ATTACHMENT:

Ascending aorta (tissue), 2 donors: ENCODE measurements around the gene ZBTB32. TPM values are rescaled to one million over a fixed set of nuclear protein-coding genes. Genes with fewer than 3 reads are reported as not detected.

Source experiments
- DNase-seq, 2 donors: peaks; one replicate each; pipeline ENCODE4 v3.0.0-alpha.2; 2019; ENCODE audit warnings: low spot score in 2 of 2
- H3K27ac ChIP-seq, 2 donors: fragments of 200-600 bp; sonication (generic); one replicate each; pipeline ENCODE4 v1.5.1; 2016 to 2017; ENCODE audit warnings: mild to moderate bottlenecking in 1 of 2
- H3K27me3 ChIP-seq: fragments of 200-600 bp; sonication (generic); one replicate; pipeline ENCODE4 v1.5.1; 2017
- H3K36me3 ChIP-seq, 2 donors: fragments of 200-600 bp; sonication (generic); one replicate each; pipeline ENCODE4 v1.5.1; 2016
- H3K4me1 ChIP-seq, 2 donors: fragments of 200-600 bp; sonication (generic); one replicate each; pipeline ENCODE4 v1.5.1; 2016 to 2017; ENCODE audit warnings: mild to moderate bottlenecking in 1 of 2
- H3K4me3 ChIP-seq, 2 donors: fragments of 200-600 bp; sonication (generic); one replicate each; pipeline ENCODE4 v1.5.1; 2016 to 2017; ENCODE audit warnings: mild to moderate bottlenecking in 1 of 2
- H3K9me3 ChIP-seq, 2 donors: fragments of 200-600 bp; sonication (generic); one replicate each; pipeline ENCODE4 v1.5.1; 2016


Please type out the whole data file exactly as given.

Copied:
Ascending aorta (tissue), 2 donors: ENCODE measurements around the gene ZBTB32. TPM values are rescaled to one million over a fixed set of nuclear protein-coding genes. Genes with fewer than 3 reads are reported as not detected.

Source experiments
- DNase-seq, 2 donors: peaks; one replicate each; pipeline ENCODE4 v3.0.0-alpha.2; 2019; ENCODE audit warnings: low spot score in 2 of 2
- H3K27ac ChIP-seq, 2 donors: fragments of 200-600 bp; sonication (generic); one replicate each; pipeline ENCODE4 v1.5.1; 2016 to 2017; ENCODE audit warnings: mild to moderate bottlenecking in 1 of 2
- H3K27me3 ChIP-seq: fragments of 200-600 bp; sonication (generic); one replicate; pipeline ENCODE4 v1.5.1; 2017
- H3K36me3 ChIP-seq, 2 donors: fragments of 200-600 bp; sonication (generic); one replicate each; pipeline ENCODE4 v1.5.1; 2016
- H3K4me1 ChIP-seq, 2 donors: fragments of 200-600 bp; sonication (generic); one replicate each; pipeline ENCODE4 v1.5.1; 2016 to 2017; ENCODE audit warnings: mild to moderate bottlenecking in 1 of 2
- H3K4me3 ChIP-seq, 2 donors: fragments of 200-600 bp; sonication (generic); one replicate each; pipeline ENCODE4 v1.5.1; 2016 to 2017; ENCODE audit warnings: mild to moderate bottlenecking in 1 of 2
- H3K9me3 ChIP-seq, 2 donors: fragments of 200-600 bp; sonication (generic); one replicate each; pipeline ENCODE4 v1.5.1; 2016